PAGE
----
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Evolution, Gender, and Rape Paperback – January 17, 2003
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From Publishers Weekly
Leading a group of determined scholars, Travis-professor of psychology and chair of women's studies at the University of Tennessee, Knoxville-conducts a comprehensive refutation of A Natural History of Rape by biologist Randy Thornhill and anthropologist Craig T. Palmer (2000), which proposed that men are biologically predisposed to raping women because (in our evolutionary past) the act supposedly increased men's chances of reproducing. Contributors to this book regard the duo as evolutionary psychologists who practice unsound, narrow-minded science. The critiques aimed at Thornhill and Palmer include their dismissal of feminist arguments that rape has as much to do with dominance as it does with sex, their refusal to seriously account for sociocultural factors that affect rape rates, their use of data on scorpion-fly mating as correlational to human behavior and their lack of data comparing the reproductive success of rapists to nonrapists. Some of the thinkers offer compelling alternatives. One research team offers the theory that forces in family structures, school, work and the individual interconnect to shape rape's incidence. Most of the contributors write for fellow academics, though "Of Vice and Men: A Case Study of Evolutionary Psychology" is accessible, and "What Is `Rape'?: Toward a Historical, Ethnographic Approach" shows in clear language how biases can shape scientific observation. Even evolutionary straw mama "Primeval Pru" makes an appearance, with her perennial dilemma over choosing a suitable mate. Though the book is separated into 17 distinct sections, there's plenty of overlap in contributors' critiques, which highlights the collection's message that rape is a phenomenon that requires an interdisciplinary approach. Yet while contributors argue that media coverage of A Natural History exploited the public's desire for easy answers to abhorrent social behavior, too much of their own prose here is intimidating and unwieldy.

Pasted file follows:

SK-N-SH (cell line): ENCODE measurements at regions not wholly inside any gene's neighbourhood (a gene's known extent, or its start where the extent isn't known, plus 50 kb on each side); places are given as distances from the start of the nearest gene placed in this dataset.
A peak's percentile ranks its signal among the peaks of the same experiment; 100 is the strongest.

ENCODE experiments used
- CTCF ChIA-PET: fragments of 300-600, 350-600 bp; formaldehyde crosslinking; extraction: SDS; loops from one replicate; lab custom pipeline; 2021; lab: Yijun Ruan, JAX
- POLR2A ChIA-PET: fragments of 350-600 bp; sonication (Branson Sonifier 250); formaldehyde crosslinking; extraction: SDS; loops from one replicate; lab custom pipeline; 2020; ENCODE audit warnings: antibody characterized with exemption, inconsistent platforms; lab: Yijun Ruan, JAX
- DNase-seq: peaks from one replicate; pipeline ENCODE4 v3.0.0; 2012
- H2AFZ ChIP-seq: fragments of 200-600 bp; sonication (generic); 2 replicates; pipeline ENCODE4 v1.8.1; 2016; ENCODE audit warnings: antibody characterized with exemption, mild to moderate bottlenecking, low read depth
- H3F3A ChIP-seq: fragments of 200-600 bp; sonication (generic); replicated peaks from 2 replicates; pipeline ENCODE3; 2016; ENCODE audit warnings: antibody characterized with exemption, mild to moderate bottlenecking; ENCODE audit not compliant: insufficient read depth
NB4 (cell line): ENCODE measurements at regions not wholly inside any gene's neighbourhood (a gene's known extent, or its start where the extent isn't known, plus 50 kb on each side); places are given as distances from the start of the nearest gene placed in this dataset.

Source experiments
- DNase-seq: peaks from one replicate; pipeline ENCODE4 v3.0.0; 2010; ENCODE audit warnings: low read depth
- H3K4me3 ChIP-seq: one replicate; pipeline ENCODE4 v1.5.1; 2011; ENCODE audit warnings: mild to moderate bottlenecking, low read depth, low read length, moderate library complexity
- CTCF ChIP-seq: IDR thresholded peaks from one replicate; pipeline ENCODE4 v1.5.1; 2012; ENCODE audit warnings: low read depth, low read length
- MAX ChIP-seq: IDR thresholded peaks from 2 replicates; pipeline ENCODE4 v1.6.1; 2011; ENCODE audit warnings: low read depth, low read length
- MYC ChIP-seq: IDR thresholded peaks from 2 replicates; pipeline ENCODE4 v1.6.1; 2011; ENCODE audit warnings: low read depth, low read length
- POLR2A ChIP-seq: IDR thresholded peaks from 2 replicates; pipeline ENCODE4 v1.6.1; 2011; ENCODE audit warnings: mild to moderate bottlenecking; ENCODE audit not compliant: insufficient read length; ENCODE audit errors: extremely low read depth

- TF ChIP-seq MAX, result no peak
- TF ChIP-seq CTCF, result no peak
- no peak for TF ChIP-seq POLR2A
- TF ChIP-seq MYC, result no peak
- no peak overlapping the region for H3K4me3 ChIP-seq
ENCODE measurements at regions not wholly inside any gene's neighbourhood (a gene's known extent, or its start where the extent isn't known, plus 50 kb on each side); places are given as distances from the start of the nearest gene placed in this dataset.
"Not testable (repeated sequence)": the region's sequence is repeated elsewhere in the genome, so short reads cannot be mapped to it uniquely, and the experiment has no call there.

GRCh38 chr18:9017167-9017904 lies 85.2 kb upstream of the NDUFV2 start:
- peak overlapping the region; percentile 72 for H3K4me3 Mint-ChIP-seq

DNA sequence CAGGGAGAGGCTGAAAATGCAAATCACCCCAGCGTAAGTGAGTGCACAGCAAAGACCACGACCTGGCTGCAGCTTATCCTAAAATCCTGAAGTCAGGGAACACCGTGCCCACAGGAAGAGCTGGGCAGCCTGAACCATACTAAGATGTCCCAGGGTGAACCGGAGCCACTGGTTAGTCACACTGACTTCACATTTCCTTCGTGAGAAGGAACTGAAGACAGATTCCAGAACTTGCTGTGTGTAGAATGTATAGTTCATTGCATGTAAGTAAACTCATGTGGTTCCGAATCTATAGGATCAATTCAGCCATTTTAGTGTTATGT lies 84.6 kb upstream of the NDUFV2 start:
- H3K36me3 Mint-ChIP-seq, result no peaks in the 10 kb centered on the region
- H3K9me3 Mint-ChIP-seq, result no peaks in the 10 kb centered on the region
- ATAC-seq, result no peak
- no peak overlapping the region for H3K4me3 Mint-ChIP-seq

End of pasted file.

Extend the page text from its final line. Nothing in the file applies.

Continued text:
Copyright 2002 Reed Business Information, Inc. --This text refers to an out of print or unavailable edition of this title.
I would not have anticipated that anything good could come from the notorious recent attempts by so-called evolutionary psychology to understand human rape. But perhaps every cloud does have a silver lining. This book not only says exactly what is wrong with the crudely biological approach to rape, but also provides a wealth of real information about rape, evolution, and a good deal else besides. If you prefer complex insights to sound bites, this is a book you will want to read.(John Dupre, Director, ESRC Centre for Genomics in Society, University of Exeter)
A comprehensive refutation of A Natural History of Rape.(Publisher's Weekly)
A valuable resource for anyone who is wrestling with concerns about gender dynamics, sexual aggresion, or evolutionary psychology.(Joanna L. Bettmann Psychiatric Services)
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